Today we said goodbye to our friends at the baptist church. (Yes, the baptist church. There’s only one in town. What a change from living in North Carolina where there was a baptist church on nearly every corner.) We will hang on to fond memories of the many Sundays we spent worshiping with this group of believers. From the very first Sunday that we attended (almost one year ago to the day), we were met with many warm embraces and immediately felt at ease. I remember that on our second Sunday a family approached us to say that if we ever needed to borrow a car they would be more than happy to lend us theirs. We had only met them the week before! The same family organized and led a Bible study all year long for language learners like us to attend and ask questions and be asked questions and simply get to know other church members. More recently, another family invited us over to share Christmas dinner at their house. We gratefully accepted the invitation and paraded our circus over to their house for what proved to be a most scrumptious meal. What generosity! What patience! (Fortunately, we didn’t break anything.)
Today, on our last Sunday, I was asked to share a little about our family before the congregation. Slightly nervous, I stood up and pulled out the one page mini-sermonette I had prepared the night before. Do people really want to know about us? What’s there to tell? Aren’t we kind of boring? Wouldn’t they rather hear about Jesus? Raising and wrestling with these questions in my mind I developed a three-fold outline based around one of our favorite language-learning quotes (credit: Greg Thomson):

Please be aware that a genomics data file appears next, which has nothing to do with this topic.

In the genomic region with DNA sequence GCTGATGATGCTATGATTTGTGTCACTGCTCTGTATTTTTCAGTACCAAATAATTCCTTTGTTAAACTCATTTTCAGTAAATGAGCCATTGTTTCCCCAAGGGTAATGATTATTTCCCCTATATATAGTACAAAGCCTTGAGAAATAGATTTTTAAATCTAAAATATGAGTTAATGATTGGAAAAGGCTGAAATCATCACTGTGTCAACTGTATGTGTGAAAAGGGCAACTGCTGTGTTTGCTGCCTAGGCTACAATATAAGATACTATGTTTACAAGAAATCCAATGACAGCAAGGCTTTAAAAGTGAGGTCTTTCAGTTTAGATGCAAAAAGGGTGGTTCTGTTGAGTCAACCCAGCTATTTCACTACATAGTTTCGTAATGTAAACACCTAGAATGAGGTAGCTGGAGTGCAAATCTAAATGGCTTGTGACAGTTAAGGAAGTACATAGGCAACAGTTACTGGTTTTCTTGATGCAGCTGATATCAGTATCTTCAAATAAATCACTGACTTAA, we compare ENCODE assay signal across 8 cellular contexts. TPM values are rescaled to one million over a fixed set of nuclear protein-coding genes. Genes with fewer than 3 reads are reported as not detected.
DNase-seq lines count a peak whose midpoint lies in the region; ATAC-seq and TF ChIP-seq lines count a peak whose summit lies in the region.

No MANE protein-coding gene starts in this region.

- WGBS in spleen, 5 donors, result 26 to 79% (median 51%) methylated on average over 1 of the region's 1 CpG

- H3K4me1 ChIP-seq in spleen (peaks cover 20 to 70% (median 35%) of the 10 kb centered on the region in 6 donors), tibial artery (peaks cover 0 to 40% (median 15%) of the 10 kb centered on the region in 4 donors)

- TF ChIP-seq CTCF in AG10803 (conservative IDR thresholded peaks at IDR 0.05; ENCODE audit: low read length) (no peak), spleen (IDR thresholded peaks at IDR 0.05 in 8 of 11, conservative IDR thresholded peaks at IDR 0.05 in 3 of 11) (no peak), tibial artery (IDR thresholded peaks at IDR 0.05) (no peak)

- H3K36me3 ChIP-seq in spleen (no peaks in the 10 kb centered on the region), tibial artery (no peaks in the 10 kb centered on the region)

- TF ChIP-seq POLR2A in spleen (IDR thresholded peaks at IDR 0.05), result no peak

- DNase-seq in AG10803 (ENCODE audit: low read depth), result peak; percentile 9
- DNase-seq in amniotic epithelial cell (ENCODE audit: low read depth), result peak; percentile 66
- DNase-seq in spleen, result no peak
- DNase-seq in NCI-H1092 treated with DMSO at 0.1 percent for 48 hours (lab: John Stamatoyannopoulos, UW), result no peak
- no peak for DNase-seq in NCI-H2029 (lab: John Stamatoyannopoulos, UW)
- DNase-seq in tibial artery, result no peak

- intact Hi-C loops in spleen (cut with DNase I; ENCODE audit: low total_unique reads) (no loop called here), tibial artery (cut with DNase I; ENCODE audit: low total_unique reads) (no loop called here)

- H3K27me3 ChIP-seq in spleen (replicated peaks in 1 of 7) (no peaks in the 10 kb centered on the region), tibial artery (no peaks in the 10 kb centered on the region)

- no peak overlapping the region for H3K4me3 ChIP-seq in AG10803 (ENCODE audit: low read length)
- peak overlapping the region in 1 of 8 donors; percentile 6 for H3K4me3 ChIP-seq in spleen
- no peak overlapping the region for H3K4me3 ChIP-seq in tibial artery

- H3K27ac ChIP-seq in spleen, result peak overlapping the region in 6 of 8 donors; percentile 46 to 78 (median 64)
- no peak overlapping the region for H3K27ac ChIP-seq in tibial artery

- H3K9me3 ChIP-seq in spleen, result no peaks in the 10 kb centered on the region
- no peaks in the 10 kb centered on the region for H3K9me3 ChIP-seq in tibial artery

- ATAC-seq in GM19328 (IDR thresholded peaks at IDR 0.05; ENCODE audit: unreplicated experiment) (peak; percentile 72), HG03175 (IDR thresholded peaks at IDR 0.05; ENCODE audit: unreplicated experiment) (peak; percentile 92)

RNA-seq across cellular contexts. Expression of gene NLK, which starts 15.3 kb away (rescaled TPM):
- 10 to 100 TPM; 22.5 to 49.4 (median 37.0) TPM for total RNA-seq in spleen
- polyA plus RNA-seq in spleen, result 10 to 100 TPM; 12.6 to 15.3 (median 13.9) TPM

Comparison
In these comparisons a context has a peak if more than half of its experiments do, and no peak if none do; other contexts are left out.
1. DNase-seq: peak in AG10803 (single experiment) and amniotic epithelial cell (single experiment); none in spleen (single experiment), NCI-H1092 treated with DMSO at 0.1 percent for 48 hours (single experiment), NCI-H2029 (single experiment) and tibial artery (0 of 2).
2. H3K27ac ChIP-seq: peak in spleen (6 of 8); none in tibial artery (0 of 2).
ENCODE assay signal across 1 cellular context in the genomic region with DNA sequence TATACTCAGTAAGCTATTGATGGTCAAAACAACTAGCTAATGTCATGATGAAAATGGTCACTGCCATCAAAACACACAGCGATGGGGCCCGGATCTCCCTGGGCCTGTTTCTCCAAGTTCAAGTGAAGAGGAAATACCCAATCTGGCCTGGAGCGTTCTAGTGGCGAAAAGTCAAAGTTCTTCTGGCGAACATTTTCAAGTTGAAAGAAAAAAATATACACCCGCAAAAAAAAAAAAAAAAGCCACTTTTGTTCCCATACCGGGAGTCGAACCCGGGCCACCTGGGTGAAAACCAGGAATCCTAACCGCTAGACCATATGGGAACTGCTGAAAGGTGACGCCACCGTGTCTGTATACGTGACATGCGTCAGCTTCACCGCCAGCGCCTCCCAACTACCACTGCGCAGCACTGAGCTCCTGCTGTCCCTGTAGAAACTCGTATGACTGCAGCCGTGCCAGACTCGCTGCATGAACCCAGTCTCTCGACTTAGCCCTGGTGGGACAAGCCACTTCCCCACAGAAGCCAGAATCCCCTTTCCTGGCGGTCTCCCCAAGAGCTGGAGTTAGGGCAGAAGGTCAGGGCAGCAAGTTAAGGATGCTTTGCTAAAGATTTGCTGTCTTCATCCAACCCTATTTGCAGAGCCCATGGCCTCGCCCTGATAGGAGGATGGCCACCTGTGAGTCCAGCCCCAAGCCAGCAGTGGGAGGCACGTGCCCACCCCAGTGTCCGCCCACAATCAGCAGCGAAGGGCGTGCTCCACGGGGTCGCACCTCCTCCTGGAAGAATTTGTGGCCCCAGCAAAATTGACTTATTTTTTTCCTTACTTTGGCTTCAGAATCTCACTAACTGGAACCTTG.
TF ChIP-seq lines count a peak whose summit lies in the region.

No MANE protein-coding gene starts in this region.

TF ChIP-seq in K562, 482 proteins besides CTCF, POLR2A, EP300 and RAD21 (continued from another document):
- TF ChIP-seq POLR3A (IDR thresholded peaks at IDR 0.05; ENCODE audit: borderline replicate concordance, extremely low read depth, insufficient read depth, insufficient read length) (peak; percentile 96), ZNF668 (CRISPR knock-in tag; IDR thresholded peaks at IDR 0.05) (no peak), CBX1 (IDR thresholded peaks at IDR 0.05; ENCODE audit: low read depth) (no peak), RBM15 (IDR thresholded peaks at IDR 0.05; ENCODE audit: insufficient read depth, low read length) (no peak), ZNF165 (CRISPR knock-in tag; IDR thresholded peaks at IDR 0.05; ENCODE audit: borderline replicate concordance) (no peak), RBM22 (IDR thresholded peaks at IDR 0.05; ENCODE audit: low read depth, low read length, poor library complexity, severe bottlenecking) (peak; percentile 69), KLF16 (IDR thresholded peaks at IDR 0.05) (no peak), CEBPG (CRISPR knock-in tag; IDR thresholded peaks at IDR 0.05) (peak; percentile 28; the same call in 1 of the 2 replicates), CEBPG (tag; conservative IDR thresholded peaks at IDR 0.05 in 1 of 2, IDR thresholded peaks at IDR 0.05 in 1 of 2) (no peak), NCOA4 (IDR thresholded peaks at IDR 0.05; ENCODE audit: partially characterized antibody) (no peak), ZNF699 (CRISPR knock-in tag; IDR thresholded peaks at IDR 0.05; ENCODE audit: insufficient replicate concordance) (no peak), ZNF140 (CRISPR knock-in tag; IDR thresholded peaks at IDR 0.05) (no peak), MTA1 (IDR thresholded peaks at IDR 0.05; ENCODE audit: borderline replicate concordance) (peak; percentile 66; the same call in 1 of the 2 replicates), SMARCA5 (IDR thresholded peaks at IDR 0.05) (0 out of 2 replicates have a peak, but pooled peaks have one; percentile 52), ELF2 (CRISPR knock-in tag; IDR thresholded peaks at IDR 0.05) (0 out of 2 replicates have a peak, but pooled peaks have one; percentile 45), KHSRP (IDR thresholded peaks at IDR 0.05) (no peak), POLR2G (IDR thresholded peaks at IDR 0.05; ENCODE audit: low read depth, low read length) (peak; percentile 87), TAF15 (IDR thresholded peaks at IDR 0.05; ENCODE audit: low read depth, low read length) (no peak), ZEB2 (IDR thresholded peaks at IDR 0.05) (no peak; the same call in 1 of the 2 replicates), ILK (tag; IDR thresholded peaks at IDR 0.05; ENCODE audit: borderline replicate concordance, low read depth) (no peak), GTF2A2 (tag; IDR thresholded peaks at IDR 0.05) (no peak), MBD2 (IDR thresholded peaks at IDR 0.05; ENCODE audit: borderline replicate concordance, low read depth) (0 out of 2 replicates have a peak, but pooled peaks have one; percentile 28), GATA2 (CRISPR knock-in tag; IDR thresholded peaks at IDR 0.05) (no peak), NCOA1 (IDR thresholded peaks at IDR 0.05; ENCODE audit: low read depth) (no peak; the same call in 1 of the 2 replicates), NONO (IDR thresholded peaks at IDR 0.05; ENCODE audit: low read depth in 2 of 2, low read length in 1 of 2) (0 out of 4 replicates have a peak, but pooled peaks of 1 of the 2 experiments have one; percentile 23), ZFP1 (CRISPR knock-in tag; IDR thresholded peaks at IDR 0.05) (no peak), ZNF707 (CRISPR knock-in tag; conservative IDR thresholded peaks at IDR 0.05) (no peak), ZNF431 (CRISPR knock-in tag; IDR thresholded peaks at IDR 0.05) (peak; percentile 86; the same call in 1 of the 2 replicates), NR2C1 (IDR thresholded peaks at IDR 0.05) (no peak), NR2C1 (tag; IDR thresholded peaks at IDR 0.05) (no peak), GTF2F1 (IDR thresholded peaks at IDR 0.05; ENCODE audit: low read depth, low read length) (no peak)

Don’t learn the language! Rather, relearn the world as it is known and shared by the people whose language you are learning.
Following this theme, I poked fun at both ourselves and the French by mentioning some humorous ways in which we have needed to relearn the world this year. But, I noted, the Christian life is also about relearning the world after a certain fashion. We do become born-again after all, don’t we? Being reborn, we learn to live by seeking out that which pleases the Lord. It is difficult to do so, however, if the Bible is not translated into the language you understand best. Thus, we are excited to be working in Bible translation where as a result people have the opportunity to relearn the world according to the Bible. You see, we all have relearning to do.